A gas leak that likely originated at a Ford Motor Company assembly plant in Michigan has prompted health officials to recommend that residents evacuate as the fumes from the fuel drift to nearby neighborhoods.
The Michigan Department of Health and Human Services and the Wayne County Health Department have urged people living east of Interstate 75 in Flat Rock, Michigan, about 30 miles southwest of Detroit, to leave their homes until further notice due to the possible presence of hazardous fumes from the fuel spill, according to a joint news release from the agencies.
The chemical of concern is the carcinogen benzene, a flammable and colorless liquid used to make other chemicals and can be hazardous to humans, according to the Michigan state health agency. Benzene is typically found in gasoline, crude oil and tobacco smoke.
Breathing in large amounts of Benzene, which has a sweet odor, can cause sleepiness, dizziness, headaches, vomiting or rapid heart rate. Long and short-term exposure can increase the risk of cancer, cause blood problems and harm the immune system, state health officials said.
More than 6 parts per billion of Benzene has been measured in sanitary sewers and some homes, but not every home, officials said.
"We don’t believe there is any imminent danger to residents at this time," Michigan Department of Health and Human Services Director Elizabeth Hertel told reporters at a news conference Sunday. "However, we are acting out of an abundance of caution at this time."
On Friday, the Michigan Department of Environment, Great Lakes and Energy identified the Ford Motor Company assembly plant at Flat Rock as the fuel source of benzene found in Detroit sewers.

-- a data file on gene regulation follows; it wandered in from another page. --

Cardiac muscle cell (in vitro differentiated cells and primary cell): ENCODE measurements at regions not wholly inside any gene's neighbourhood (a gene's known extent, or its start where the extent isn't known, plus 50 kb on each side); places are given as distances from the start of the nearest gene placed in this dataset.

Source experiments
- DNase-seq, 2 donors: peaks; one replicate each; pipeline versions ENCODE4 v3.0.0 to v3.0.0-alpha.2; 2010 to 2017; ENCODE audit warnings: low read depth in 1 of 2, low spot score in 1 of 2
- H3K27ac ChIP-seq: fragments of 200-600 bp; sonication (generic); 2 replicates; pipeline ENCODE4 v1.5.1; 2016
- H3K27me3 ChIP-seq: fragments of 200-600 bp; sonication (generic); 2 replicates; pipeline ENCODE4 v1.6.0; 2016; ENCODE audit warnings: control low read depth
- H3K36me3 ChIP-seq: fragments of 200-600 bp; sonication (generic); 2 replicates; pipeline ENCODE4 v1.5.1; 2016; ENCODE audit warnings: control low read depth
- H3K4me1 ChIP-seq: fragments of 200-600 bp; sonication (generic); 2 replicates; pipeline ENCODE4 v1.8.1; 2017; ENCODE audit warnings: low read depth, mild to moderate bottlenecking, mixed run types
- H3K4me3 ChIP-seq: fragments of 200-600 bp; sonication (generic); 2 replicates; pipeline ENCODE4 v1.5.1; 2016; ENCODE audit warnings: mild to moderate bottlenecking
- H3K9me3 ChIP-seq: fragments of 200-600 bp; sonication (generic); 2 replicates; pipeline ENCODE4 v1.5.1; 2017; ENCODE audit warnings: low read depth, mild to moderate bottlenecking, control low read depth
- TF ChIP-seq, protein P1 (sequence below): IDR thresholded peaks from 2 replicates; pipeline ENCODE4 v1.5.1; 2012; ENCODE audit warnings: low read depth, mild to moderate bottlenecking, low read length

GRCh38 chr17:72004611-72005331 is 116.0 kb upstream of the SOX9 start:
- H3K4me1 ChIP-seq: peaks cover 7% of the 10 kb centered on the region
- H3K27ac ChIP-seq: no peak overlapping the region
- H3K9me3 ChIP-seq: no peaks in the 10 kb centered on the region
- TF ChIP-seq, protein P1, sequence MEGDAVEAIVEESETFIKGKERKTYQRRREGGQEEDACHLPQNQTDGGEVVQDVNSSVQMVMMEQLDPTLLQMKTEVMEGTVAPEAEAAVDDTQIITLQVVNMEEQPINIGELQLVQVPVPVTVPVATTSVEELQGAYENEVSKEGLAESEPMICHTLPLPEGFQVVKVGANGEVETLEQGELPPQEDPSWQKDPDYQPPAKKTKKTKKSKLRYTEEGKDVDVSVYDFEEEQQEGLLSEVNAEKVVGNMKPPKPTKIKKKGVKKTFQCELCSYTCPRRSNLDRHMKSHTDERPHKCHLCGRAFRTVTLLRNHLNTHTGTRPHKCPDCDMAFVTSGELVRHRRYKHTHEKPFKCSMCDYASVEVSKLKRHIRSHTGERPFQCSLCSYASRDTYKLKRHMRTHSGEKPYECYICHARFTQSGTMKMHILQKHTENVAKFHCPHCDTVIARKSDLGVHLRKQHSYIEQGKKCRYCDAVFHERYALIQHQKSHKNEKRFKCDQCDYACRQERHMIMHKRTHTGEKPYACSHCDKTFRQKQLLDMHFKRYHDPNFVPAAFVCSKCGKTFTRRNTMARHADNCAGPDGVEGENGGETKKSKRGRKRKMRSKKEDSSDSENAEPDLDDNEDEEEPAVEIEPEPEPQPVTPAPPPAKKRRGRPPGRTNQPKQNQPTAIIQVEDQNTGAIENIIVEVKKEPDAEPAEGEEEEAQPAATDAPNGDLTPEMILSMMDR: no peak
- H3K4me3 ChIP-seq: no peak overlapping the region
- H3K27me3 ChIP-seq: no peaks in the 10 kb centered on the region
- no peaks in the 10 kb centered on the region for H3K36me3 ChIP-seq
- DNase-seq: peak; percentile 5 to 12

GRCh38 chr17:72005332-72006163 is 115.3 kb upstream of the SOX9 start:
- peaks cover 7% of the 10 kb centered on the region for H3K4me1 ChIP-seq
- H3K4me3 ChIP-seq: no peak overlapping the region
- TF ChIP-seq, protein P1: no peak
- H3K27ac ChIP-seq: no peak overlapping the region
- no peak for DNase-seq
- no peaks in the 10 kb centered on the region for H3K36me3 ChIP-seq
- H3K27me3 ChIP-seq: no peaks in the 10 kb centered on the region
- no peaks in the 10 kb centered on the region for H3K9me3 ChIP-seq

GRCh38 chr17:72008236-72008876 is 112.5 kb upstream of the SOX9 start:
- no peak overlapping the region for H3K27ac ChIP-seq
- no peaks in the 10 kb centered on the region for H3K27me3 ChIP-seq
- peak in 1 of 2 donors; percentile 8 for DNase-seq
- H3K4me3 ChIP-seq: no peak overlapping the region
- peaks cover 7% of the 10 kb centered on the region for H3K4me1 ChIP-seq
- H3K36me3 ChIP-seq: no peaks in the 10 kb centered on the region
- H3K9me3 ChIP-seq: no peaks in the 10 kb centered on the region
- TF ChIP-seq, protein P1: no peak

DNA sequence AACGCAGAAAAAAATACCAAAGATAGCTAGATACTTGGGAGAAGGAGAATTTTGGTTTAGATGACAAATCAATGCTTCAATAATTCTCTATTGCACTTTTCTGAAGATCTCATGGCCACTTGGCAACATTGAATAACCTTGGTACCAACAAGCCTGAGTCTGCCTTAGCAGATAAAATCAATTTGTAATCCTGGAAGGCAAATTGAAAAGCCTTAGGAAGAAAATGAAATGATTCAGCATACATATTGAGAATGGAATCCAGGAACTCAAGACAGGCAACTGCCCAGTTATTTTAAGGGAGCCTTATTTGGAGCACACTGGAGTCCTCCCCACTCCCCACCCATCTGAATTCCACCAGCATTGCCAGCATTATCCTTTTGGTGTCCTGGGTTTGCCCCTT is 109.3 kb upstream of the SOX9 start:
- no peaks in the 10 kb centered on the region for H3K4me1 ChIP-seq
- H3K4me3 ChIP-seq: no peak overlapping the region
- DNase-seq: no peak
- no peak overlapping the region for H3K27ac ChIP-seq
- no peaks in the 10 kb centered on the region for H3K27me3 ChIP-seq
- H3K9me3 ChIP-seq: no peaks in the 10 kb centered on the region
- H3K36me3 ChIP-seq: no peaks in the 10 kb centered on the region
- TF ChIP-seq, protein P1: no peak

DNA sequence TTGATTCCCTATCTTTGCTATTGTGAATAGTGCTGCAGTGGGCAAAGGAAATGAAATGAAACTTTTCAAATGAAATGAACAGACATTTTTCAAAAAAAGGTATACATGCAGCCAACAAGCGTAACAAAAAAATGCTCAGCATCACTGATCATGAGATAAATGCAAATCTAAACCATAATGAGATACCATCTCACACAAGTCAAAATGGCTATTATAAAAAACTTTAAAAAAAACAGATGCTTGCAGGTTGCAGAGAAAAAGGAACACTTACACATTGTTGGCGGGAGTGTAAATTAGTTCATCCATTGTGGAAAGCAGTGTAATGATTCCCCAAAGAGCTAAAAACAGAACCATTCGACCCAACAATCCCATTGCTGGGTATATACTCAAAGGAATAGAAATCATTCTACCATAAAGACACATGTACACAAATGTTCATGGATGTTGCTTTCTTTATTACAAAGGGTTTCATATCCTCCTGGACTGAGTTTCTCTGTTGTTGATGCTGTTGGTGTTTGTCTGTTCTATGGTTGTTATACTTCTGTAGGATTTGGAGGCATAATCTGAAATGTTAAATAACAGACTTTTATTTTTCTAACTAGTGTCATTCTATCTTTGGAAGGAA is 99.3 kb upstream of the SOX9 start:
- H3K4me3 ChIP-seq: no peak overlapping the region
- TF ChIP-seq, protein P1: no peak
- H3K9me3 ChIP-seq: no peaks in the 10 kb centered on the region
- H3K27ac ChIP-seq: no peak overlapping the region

Initial estimates indicate that between 1,000 and 3,000 gallons of fuel leaked from the plant, said Michigan Department of Environment, Great Lakes and Energy spokeswoman Jill Greenberg, the Detroit Free Press reported. Firefighting foam is being used to suppress the vapors.
A representative for Ford did not immediately respond to ABC News' request for comment.
It is unclear when the leak occurred, but Ford discovered "what originally looked like a small leak in a pipe that carries gasoline used to fuel vehicles built at the plant" on Wednesday afternoon, Bob Holycross, vice president of sustainability, environment and safety engineering for Ford, said in a statement Friday.
"We shut down the fuel pipe, called in experts to remove gas from a containment tank and the primary storage tank, and notified officials of what we found," Holycross said. "We believed then that the leak was contained to our property."
Personnel are "urgently" working to address the fuel spill at the plant, which was closed over the Labor Day weekend, Holycross said, apologizing for the leak.
Although the evacuations are contained to a specific region, a larger area is expected to have been impacted by the gas leak, health officials said.
Michigan Gov. Gretchen Whitmer declared a state of emergency last week in response to the spill.
"My top priority is ensuring that every resource is available to the city of Flat Rock, Wayne County, and Monroe County to determine where the odor originated so that we can clean up the affected area and prevent further harm," Whitmer said in a statement.